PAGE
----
A dream


On the morning of 3 October after the Fajr prayer, the Promised Messiahas said:

“Last night, after Tahajjud prayer, I lay down and saw in a state of light slumber that I had in my hand four pages of Surma Chashm-e-Arya. I heard someone saying, ‘The Arya people themselves are now publishing this book.’”

The Promised Messiahas interpreted this dream saying:

“Perhaps this means that the reluctance of the Aryas and their suspicions as regards my various prophecies – such as the one relating to Lekhram, etc. – would be removed and the real truth of the matter would reveal itself to them. In the case filed by Clark, the lawyer Ram Bhajat was an Arya man. When he met me at Amritsar station, he openly told me, ‘The only reason that I agreed to fight the lawsuit without a fee was so that I could uncover a lead in the Lekhram murder, because I was certain that you were behind his murder.’ Similarly, other religious communities may perhaps harbour similar suspicions. And so it seems from this dream that God Almighty would manifest the actual truth upon them and establish an argument over them that would demonstrate their wrongdoing.”

Then, the Promised Messiahas said:

“The Patti announcements were no different. Even at that time, it was the other party themselves that was responsible for the publication of the announcements.”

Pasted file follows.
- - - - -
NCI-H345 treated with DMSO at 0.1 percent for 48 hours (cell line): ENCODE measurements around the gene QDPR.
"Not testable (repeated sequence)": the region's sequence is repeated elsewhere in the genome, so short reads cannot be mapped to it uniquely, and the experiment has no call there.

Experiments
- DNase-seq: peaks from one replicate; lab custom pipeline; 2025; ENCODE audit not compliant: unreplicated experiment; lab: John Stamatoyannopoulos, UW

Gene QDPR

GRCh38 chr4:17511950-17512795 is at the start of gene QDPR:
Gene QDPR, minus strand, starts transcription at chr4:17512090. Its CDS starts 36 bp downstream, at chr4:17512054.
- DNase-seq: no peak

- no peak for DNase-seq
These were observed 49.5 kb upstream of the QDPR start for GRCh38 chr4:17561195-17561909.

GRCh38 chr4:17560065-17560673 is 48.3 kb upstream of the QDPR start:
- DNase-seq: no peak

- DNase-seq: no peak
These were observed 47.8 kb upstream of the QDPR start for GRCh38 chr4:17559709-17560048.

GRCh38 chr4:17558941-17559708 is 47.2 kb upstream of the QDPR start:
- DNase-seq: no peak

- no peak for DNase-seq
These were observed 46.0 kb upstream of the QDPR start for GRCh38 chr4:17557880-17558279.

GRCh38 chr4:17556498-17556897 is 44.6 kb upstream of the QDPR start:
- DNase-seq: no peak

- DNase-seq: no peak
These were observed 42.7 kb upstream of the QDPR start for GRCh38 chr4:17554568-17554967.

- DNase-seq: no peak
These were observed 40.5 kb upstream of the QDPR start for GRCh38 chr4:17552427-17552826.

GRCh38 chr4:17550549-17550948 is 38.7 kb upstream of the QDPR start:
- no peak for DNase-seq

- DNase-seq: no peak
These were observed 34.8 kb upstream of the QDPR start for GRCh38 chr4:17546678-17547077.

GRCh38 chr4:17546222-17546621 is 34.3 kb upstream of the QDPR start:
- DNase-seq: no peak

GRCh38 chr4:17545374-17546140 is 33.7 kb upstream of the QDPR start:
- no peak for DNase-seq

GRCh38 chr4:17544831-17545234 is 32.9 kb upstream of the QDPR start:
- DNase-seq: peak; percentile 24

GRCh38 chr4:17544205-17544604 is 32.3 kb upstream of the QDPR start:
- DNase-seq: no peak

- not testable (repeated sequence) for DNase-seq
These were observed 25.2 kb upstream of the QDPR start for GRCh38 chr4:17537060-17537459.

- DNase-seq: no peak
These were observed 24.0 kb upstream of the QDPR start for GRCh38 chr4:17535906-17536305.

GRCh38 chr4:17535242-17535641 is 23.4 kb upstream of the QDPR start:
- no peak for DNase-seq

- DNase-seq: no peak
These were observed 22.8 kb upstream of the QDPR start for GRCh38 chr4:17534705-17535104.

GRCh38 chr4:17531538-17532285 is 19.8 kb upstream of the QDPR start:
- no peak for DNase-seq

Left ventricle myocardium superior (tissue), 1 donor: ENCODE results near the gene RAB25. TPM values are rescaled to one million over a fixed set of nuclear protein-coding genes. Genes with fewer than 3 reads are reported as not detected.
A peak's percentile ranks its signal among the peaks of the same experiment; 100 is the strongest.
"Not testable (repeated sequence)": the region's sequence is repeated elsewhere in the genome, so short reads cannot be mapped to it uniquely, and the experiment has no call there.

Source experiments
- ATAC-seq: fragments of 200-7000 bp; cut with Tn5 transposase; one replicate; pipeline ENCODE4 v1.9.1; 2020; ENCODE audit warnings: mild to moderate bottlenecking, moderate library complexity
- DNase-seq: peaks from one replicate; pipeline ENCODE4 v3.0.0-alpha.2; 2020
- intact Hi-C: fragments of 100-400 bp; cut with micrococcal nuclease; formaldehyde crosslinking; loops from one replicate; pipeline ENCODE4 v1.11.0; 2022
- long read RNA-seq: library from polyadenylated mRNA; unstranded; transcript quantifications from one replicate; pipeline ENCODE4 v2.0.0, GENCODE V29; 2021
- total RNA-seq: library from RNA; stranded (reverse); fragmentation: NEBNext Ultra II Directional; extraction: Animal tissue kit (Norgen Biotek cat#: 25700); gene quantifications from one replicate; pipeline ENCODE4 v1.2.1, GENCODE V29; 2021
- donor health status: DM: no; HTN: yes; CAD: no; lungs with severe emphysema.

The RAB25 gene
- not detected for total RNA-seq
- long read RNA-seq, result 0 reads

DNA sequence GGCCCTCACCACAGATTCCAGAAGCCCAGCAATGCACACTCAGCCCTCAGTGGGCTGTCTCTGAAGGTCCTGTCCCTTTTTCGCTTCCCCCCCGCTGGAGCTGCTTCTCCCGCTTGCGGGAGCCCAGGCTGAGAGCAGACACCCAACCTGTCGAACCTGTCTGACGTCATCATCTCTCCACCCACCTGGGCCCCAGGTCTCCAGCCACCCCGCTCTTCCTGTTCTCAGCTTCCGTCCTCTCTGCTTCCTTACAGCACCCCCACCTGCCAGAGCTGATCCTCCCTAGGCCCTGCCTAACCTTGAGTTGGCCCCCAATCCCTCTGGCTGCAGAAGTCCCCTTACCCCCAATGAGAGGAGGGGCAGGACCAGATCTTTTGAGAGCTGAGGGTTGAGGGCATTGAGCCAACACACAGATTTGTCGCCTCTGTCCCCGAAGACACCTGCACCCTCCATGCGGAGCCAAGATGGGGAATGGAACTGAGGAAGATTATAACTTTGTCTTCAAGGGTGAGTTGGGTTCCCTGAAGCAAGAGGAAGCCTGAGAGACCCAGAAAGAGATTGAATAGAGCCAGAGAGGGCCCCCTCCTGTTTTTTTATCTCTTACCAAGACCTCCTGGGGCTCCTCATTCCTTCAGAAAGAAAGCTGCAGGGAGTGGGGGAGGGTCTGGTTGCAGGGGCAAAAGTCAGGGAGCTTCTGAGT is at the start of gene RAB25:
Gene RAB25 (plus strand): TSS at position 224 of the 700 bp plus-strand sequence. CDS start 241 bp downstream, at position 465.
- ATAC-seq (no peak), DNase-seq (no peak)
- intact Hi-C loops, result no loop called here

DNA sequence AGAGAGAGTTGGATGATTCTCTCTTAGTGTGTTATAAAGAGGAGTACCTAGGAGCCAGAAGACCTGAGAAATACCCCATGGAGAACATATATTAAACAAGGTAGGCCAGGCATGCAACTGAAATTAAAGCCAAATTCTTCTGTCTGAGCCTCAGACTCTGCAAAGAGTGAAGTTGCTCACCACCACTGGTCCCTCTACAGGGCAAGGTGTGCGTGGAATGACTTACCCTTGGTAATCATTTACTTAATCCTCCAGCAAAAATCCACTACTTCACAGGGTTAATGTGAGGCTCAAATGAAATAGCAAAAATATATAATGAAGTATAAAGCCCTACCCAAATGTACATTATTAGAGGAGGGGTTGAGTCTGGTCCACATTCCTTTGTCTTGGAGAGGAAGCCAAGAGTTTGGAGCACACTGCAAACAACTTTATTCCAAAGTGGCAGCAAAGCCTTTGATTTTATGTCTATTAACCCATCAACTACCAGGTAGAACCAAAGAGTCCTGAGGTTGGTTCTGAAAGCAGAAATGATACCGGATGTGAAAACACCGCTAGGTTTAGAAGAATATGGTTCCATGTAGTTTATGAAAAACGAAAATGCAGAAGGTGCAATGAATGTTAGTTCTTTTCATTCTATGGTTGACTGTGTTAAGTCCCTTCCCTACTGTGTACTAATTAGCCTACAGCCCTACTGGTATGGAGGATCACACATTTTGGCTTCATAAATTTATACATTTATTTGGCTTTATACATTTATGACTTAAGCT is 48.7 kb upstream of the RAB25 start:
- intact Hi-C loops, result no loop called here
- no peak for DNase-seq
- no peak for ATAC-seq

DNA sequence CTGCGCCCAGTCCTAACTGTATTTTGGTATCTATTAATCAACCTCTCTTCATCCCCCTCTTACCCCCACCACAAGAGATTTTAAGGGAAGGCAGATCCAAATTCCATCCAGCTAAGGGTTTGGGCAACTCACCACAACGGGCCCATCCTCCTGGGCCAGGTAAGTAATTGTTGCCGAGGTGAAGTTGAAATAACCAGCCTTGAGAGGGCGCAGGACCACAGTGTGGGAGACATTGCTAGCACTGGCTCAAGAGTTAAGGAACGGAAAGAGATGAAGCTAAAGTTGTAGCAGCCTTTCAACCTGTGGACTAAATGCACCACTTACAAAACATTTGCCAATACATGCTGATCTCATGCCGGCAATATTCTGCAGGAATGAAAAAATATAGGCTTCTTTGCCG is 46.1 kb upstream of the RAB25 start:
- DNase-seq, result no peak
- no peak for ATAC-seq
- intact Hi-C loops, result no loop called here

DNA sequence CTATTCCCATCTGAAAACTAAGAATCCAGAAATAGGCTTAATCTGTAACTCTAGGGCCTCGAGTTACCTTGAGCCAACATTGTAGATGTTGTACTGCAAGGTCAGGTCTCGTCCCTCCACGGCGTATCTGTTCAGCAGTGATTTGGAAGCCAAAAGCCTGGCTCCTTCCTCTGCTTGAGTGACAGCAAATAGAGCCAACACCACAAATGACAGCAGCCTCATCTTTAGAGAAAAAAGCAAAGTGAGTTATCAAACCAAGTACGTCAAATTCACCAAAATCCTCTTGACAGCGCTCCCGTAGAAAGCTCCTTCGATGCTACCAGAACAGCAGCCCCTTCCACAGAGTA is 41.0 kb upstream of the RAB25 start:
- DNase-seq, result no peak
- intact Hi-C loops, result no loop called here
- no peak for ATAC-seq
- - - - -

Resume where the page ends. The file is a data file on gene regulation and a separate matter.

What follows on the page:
At this, Maulana Maulvi Nuruddin Sahibra said:

“When this event comes to pass, we will be able to appreciate its grandeur and worth in a manner that others will not. For we clearly observe the challenges that confront us.”

To this, the Promised Messiahas said:

“Absolutely, but not only in this case, in fact this is our state of affairs when we witness the acceptance of any prayer or observe the greatness of any sign. Take the example of a person in a bleak and barren desert with no water for thousands of miles, who prayed and God Almighty granted them a glass of water by His grace. If this incident was narrated only briefly – excluding the details and without speaking of the necessary means required for water – those unaware of all the circumstances would laugh instead of appreciate the extraordinary nature of this occurrence. However, if the same people were apprised of the difficulties, they would look at the incident with feelings of immense reverence and awe. Similarly, if an illiterate person read through an English book, those who were aware of the person’s inability to read would find this to be extraordinary. However, if a Master of Arts or Bachelor of Arts was to read the same book, people would view this with little importance, or rather deem it inconsequential altogether. Therefore, the grandeur or insignificance of anything depends on the nature of the means to acquire it and the difficulties that surround it.”

(Hazrat Mirza Ghulam Ahmadas, Malfuzat, Vol. 1, pp. 278-279)

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